In an office environment, how would one make certain apps or sites faster than others? Let's say make google faster than youtube or facebook, for everyone in that office.

Please let me know if this is in the wrong section or if I am not clear enough.

Thank you in advance.

Edited by Maria-Adelina

1 Month
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Last Post by Maria-Adelina

Thank you for the quick reply.
I actually am new here and don't know the IT staff.
Browsing the articles of different google results, it seems Squid can restrict access per site completely, therefore reducing overall bandwidth. That is already done, and some websites are completely blocked here. It's a pretty common thing to do in such environments.
That is not what I'm looking for, though, unless I missed the solution. What I want is some sites (and apps) to be slower or faster, be allocated less or more resources, and not being shut off completely.


Ahh, so this is the opposite of Net Neutrality.

https://www.google.com/search?q=squid+traffic+shaping+a+certain+web+site finds what I was looking for. Remember I am electing to not write a tutorial here but find the right words and tools for you to get there. That is, I know Cisco gear and CCNA could do this but when folk ask I think they want it using tools like Squid.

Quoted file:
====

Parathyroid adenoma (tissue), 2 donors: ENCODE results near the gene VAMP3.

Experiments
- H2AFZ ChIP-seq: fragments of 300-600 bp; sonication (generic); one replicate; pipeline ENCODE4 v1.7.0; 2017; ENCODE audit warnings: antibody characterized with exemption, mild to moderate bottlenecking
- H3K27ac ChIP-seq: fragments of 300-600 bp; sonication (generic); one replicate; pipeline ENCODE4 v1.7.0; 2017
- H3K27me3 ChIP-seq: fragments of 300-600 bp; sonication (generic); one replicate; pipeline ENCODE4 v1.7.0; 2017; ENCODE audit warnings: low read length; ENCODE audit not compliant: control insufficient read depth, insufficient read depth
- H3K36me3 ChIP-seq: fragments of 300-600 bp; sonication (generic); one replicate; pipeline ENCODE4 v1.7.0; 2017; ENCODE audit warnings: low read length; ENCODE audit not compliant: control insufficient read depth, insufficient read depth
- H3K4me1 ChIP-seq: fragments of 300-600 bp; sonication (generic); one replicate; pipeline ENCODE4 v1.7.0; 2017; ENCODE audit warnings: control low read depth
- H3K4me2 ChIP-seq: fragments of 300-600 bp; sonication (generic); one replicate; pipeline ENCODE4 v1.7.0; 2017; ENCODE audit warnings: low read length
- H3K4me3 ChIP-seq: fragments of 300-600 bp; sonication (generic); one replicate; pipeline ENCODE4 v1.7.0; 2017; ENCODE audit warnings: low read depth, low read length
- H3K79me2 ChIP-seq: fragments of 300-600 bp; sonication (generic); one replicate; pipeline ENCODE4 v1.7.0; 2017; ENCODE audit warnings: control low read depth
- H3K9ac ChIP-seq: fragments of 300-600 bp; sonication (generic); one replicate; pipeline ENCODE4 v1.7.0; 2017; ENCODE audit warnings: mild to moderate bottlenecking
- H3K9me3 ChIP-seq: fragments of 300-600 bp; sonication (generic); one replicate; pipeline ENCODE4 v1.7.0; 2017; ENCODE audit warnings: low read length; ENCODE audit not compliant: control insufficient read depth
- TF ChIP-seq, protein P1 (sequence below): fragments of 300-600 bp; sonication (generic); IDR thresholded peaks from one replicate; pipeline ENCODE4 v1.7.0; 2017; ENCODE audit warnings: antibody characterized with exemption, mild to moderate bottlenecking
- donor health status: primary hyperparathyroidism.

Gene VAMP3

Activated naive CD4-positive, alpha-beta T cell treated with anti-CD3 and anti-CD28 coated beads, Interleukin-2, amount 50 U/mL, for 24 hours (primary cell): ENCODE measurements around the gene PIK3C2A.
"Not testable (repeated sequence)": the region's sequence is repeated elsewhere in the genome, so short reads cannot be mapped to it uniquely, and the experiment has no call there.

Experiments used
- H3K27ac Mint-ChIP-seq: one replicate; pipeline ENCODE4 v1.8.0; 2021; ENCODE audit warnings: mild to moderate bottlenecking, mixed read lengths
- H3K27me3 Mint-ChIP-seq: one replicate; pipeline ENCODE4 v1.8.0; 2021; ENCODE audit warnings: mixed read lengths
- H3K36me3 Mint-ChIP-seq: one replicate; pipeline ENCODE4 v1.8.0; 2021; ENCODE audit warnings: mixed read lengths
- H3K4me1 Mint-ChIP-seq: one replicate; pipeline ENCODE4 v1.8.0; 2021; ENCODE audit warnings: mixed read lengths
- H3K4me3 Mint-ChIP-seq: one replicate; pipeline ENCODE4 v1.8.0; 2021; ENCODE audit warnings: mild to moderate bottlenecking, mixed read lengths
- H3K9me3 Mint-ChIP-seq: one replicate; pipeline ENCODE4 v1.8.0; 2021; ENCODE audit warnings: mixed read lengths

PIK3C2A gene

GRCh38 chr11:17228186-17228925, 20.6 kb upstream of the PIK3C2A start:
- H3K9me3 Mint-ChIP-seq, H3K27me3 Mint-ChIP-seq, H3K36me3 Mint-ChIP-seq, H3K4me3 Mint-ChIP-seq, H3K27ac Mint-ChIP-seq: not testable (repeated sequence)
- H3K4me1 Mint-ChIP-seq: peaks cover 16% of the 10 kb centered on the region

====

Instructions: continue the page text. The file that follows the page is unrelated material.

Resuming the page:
"Here's a full example of how to shape traffic between the proxy and origin based on the request target. It assigns websites one of three priorities, after the upstream bandwidth is scheduled by priority, each client gets an equal portion of each priority."
It's deeply technical and something your IT staff must deep dive into at:

Note example is changing priority "# Give high priority to Wikipedia, low priority to YouTube"

Remember I take it you are a networking master here and only need pointers to the apps and example for your Squid server.


Yes, thank you, that sounds exactly the thing my coworkers want. It was a delight to read about it on the wiki.
I appreciate for pointing me in the right direction, networking is not my forte. But seeing that torrenting and p2p apps can cap the dl limit per connection for 10-15 years now, I figured the technology to do this in an entire network should be there, but my googling skills failed me. 'Traffic Shaping' are the magic terms and now we know what to ask for, and point them to examples, if they reply that it can't be done.

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